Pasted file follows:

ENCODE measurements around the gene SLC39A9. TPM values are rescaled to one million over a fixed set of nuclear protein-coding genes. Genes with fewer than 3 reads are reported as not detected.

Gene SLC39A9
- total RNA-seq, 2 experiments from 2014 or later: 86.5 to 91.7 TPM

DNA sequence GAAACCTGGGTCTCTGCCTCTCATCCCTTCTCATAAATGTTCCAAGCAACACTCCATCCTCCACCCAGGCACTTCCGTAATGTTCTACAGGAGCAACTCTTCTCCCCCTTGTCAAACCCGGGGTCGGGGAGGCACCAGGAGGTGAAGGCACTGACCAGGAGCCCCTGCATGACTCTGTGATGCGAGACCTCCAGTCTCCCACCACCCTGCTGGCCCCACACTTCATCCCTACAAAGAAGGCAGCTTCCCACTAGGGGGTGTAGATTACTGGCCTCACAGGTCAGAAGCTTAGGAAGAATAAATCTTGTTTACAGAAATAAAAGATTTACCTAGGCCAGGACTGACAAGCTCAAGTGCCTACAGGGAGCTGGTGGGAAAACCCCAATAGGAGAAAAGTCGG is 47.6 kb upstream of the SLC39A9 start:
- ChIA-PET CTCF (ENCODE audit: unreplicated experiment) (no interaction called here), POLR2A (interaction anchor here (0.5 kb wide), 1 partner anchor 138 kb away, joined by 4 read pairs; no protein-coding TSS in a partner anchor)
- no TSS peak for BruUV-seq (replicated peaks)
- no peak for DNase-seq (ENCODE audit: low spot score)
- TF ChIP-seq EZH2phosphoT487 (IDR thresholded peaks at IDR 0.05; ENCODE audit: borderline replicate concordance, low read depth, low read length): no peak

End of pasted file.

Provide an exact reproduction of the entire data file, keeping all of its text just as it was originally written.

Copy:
ENCODE measurements around the gene SLC39A9. TPM values are rescaled to one million over a fixed set of nuclear protein-coding genes. Genes with fewer than 3 reads are reported as not detected.

Gene SLC39A9
- total RNA-seq, 2 experiments from 2014 or later: 86.5 to 91.7 TPM

DNA sequence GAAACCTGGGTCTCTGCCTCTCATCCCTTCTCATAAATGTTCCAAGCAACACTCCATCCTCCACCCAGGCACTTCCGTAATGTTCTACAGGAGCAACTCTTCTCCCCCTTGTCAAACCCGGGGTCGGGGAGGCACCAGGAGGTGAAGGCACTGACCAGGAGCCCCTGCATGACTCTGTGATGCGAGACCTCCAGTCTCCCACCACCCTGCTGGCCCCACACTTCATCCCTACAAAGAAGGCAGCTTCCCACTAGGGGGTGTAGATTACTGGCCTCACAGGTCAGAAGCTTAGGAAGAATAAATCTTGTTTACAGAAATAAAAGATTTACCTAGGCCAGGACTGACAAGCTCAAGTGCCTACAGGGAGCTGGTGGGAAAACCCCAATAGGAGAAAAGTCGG is 47.6 kb upstream of the SLC39A9 start:
- ChIA-PET CTCF (ENCODE audit: unreplicated experiment) (no interaction called here), POLR2A (interaction anchor here (0.5 kb wide), 1 partner anchor 138 kb away, joined by 4 read pairs; no protein-coding TSS in a partner anchor)
- no TSS peak for BruUV-seq (replicated peaks)
- no peak for DNase-seq (ENCODE audit: low spot score)
- TF ChIP-seq EZH2phosphoT487 (IDR thresholded peaks at IDR 0.05; ENCODE audit: borderline replicate concordance, low read depth, low read length): no peak